Amazon smartphone’s real world 3D object recognition/matching service confirmed, detailed in a patent app
More and more information is leaking about the upcoming Amazon smartphone. Few weeks ago we’ve learned that online retailer has several phones in development, one of them, first imagined by Jeff Bezos himself and codenamed “Smith”, may come with advanced faux-3D user interface. Last week WSJreported that Amazon has tapped HTC to make its smartphones. Then Bloomberg confirmed the report, adding that Amazon has been in talks with HTC since June 2013, at least.
Some of those rumors mentioned an image recognition feature/service that would let you take a picture of a real-world 3D object, match to Amazon product and buy it. We can now confirm, that Amazon is indeed working on such real world image recognition and matching system, and have some details about it.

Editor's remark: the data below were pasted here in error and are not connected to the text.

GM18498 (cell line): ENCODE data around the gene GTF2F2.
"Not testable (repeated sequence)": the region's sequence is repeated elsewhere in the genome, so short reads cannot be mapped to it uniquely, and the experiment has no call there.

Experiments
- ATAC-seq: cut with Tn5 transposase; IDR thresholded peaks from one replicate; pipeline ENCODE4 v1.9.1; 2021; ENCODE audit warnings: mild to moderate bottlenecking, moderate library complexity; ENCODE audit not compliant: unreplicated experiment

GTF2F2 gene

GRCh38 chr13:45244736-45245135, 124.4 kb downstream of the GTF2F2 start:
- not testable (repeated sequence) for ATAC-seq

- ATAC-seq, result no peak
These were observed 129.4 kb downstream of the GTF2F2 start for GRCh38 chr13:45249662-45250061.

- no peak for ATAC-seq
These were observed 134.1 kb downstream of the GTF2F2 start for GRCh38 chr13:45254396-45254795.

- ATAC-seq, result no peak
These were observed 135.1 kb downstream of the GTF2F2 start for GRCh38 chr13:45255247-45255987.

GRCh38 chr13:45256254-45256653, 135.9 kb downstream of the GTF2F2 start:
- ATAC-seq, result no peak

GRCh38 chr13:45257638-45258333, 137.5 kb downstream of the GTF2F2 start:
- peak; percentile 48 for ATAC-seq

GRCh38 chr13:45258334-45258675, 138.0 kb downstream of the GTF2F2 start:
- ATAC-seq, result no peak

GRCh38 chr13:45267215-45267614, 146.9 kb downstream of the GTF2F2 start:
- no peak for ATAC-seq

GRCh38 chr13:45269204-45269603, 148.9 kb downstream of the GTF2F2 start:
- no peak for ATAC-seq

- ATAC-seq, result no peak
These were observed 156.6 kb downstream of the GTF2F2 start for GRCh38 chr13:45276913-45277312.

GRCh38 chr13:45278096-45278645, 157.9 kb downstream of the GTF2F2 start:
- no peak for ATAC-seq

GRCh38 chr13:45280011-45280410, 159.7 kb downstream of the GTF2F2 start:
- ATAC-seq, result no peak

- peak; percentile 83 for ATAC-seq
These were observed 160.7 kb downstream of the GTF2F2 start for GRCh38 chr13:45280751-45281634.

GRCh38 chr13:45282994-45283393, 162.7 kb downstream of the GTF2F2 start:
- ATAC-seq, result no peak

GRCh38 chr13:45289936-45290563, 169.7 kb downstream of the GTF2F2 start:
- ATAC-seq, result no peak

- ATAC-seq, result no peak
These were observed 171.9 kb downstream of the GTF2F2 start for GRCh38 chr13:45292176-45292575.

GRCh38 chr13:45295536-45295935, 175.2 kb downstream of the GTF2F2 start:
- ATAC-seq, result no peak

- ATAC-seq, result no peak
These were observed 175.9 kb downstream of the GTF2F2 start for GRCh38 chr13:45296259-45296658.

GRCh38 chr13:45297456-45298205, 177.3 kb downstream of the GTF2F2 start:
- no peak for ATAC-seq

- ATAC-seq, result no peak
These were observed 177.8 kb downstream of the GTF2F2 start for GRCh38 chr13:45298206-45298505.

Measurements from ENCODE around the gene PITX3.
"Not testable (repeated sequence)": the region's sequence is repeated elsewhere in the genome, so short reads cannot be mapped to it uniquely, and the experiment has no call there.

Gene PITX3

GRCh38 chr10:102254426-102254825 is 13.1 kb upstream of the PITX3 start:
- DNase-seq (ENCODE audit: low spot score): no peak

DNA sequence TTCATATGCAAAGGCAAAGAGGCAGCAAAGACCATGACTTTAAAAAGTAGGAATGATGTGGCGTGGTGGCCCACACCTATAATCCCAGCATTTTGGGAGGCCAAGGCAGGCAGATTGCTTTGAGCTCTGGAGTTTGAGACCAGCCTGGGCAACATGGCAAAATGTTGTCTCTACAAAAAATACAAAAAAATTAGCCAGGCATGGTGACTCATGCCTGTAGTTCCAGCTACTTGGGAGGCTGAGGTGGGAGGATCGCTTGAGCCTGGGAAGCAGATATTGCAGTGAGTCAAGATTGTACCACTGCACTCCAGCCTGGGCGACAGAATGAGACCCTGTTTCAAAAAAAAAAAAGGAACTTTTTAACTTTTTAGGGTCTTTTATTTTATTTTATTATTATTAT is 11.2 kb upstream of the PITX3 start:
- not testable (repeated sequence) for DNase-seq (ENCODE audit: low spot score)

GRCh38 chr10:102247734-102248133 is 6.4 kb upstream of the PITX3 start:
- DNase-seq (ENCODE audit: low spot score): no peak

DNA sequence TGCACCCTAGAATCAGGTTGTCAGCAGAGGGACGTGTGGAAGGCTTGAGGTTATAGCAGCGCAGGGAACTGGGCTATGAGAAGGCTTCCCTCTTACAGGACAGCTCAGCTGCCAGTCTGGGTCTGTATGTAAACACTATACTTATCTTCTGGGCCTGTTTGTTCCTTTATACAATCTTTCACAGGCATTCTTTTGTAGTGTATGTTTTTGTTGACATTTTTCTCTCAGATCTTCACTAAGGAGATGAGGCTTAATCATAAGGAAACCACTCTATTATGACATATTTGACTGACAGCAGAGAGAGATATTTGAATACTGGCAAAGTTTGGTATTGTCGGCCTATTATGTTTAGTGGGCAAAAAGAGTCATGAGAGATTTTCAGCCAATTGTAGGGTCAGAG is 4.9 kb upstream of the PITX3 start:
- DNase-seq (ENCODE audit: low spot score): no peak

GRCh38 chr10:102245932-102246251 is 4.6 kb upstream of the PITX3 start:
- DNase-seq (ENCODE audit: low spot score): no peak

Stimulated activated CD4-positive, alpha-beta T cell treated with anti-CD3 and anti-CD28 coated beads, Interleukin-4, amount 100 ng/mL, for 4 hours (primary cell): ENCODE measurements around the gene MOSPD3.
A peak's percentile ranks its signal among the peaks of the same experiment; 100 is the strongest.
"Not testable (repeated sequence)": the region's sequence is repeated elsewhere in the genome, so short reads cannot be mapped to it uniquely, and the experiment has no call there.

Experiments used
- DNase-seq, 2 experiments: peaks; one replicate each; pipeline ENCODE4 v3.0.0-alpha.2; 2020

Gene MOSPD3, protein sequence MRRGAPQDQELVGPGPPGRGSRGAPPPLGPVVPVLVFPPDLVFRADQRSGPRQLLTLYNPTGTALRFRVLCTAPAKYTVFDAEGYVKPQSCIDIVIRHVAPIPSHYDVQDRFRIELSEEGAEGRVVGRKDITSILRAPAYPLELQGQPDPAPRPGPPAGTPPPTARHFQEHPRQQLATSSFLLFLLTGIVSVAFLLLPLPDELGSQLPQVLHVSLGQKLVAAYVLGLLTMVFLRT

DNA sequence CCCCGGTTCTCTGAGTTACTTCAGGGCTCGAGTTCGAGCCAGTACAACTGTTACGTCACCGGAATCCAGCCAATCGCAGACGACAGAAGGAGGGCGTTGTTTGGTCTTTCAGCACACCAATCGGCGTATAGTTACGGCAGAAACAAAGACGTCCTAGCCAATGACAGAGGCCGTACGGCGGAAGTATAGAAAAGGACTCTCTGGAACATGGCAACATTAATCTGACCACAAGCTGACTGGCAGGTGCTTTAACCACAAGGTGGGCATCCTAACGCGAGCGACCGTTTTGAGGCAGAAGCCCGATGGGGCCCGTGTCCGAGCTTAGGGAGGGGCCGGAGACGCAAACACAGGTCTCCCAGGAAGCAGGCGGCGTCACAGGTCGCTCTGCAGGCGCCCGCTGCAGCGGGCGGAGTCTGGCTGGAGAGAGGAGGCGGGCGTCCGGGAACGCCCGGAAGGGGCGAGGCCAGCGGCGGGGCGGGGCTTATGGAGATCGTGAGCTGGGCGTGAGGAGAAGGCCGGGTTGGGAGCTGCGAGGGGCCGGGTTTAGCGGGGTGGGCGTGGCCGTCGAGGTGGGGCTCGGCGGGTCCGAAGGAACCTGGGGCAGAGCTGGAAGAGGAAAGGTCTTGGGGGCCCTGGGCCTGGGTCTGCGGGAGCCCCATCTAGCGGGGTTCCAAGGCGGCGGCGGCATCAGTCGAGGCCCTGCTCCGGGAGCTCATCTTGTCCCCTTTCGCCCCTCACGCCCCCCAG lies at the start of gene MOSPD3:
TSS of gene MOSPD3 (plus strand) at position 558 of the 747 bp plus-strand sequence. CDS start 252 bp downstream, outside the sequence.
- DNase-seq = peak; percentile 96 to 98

The new service is described in Amazon’s patent application “User guided object identification”:
As you can see, if this service is implemented – you will indeed be able to take a picture of the real world object, and then match it to similar offering on Amazon. For some things, like books, the new feature should work seamlessly. Snap a photo of the book cover, and you are taken to that same book page on Amazon.
For other stuff – the process is more complicated. To find and match the shoe, a handbag or other real world item, you’ll have to do a bit of work. Like aligning a sneaker or a boot in the camera viewfinder/screen to match an outline provided by Amazon, or even placing it in the necessary category. Which might prove too much of a hassle to make the object matching a widely adopted thing, instead of an interesting curiosity.
Of course, the system described in the patent app is just a rough outline, and much will depend on actual implementation- how easy the service is to use, and how accurate the actual 3D object recognition/matching is.
We’ll have to wait for the first real Amazon Kindle smartphone to know that.